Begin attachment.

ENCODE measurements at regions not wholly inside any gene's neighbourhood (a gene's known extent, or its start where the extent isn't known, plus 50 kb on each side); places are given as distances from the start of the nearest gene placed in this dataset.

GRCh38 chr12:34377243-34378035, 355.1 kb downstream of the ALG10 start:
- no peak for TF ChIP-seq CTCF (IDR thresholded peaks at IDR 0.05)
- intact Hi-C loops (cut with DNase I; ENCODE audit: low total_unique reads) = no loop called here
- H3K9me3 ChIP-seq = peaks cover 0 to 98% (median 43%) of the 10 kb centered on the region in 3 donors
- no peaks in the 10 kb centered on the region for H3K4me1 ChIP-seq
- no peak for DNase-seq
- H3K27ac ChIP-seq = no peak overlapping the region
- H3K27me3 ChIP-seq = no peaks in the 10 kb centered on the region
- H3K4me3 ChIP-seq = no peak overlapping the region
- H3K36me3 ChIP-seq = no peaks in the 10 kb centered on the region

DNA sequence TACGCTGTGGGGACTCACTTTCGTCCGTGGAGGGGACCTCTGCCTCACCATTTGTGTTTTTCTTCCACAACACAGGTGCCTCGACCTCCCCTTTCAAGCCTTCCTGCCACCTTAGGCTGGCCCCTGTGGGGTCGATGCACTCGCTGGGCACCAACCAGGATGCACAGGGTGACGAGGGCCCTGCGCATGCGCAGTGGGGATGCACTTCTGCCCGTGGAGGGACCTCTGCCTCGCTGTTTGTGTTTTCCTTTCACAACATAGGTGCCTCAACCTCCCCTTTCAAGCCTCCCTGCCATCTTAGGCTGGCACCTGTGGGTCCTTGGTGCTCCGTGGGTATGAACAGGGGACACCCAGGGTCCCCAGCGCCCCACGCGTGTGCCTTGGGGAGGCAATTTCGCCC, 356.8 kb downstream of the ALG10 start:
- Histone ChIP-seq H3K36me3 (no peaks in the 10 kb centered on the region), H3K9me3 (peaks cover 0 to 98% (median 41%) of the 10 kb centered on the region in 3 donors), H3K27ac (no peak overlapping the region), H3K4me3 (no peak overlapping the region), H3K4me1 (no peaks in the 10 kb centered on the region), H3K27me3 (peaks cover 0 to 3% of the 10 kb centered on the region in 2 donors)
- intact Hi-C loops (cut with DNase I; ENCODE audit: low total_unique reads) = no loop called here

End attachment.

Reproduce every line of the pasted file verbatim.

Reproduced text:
ENCODE measurements at regions not wholly inside any gene's neighbourhood (a gene's known extent, or its start where the extent isn't known, plus 50 kb on each side); places are given as distances from the start of the nearest gene placed in this dataset.

GRCh38 chr12:34377243-34378035, 355.1 kb downstream of the ALG10 start:
- no peak for TF ChIP-seq CTCF (IDR thresholded peaks at IDR 0.05)
- intact Hi-C loops (cut with DNase I; ENCODE audit: low total_unique reads) = no loop called here
- H3K9me3 ChIP-seq = peaks cover 0 to 98% (median 43%) of the 10 kb centered on the region in 3 donors
- no peaks in the 10 kb centered on the region for H3K4me1 ChIP-seq
- no peak for DNase-seq
- H3K27ac ChIP-seq = no peak overlapping the region
- H3K27me3 ChIP-seq = no peaks in the 10 kb centered on the region
- H3K4me3 ChIP-seq = no peak overlapping the region
- H3K36me3 ChIP-seq = no peaks in the 10 kb centered on the region

DNA sequence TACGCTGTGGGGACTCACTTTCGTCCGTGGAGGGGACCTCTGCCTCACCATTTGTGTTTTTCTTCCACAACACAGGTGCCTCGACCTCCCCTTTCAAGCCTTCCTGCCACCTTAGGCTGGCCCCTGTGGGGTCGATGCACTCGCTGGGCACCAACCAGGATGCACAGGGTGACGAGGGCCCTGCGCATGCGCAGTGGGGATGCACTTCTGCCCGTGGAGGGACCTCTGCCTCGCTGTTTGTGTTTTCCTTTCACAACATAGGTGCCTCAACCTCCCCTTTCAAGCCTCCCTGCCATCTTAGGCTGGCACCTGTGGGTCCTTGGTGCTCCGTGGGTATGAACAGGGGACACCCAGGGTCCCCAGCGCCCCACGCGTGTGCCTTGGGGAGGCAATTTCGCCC, 356.8 kb downstream of the ALG10 start:
- Histone ChIP-seq H3K36me3 (no peaks in the 10 kb centered on the region), H3K9me3 (peaks cover 0 to 98% (median 41%) of the 10 kb centered on the region in 3 donors), H3K27ac (no peak overlapping the region), H3K4me3 (no peak overlapping the region), H3K4me1 (no peaks in the 10 kb centered on the region), H3K27me3 (peaks cover 0 to 3% of the 10 kb centered on the region in 2 donors)
- intact Hi-C loops (cut with DNase I; ENCODE audit: low total_unique reads) = no loop called here